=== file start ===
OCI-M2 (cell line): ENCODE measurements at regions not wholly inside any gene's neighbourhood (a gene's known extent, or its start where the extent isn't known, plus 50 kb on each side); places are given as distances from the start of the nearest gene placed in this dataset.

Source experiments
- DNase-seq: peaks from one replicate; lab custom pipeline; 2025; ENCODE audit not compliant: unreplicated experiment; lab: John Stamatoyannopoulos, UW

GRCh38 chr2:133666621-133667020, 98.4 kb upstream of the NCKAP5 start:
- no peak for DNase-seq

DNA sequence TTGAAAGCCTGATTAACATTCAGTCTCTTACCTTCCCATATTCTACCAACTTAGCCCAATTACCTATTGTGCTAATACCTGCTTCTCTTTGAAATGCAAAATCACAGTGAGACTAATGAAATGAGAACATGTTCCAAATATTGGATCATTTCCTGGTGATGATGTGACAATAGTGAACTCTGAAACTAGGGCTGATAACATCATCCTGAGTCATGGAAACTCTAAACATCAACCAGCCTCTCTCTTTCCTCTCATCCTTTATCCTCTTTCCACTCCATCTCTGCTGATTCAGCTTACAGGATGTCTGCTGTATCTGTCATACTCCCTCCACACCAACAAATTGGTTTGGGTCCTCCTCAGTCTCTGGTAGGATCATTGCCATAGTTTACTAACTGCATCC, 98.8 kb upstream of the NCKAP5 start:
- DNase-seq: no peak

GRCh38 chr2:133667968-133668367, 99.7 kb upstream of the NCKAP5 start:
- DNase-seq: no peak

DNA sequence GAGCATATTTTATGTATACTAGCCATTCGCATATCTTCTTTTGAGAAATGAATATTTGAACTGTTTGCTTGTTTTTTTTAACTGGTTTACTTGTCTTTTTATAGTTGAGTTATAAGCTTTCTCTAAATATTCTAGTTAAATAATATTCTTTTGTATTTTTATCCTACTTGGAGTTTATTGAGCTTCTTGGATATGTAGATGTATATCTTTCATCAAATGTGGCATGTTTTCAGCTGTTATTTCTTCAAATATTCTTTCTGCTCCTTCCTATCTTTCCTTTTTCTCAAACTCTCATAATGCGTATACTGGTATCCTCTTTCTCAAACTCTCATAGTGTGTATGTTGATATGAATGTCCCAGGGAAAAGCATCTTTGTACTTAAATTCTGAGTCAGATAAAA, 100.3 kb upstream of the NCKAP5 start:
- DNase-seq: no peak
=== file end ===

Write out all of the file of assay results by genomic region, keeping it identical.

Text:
OCI-M2 (cell line): ENCODE measurements at regions not wholly inside any gene's neighbourhood (a gene's known extent, or its start where the extent isn't known, plus 50 kb on each side); places are given as distances from the start of the nearest gene placed in this dataset.

Source experiments
- DNase-seq: peaks from one replicate; lab custom pipeline; 2025; ENCODE audit not compliant: unreplicated experiment; lab: John Stamatoyannopoulos, UW

GRCh38 chr2:133666621-133667020, 98.4 kb upstream of the NCKAP5 start:
- no peak for DNase-seq

DNA sequence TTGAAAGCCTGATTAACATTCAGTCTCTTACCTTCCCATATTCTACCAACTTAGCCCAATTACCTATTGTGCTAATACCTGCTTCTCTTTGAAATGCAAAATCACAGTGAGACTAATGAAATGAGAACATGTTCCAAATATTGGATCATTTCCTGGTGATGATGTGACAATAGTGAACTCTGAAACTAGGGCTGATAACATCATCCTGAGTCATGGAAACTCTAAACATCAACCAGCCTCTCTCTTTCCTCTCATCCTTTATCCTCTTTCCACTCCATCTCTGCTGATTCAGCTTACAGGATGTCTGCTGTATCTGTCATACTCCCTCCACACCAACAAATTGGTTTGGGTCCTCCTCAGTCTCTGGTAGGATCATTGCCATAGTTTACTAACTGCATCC, 98.8 kb upstream of the NCKAP5 start:
- DNase-seq: no peak

GRCh38 chr2:133667968-133668367, 99.7 kb upstream of the NCKAP5 start:
- DNase-seq: no peak

DNA sequence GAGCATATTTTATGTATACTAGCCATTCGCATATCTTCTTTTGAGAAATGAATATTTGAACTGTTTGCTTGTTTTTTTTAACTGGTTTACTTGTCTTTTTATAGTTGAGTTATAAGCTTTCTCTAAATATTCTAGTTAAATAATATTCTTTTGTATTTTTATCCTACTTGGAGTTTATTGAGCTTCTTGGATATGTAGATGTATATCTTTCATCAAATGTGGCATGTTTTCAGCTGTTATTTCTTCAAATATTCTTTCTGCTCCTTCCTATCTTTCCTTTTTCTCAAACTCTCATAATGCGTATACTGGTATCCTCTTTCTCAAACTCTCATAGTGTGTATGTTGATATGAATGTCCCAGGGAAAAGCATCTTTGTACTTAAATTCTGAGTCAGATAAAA, 100.3 kb upstream of the NCKAP5 start:
- DNase-seq: no peak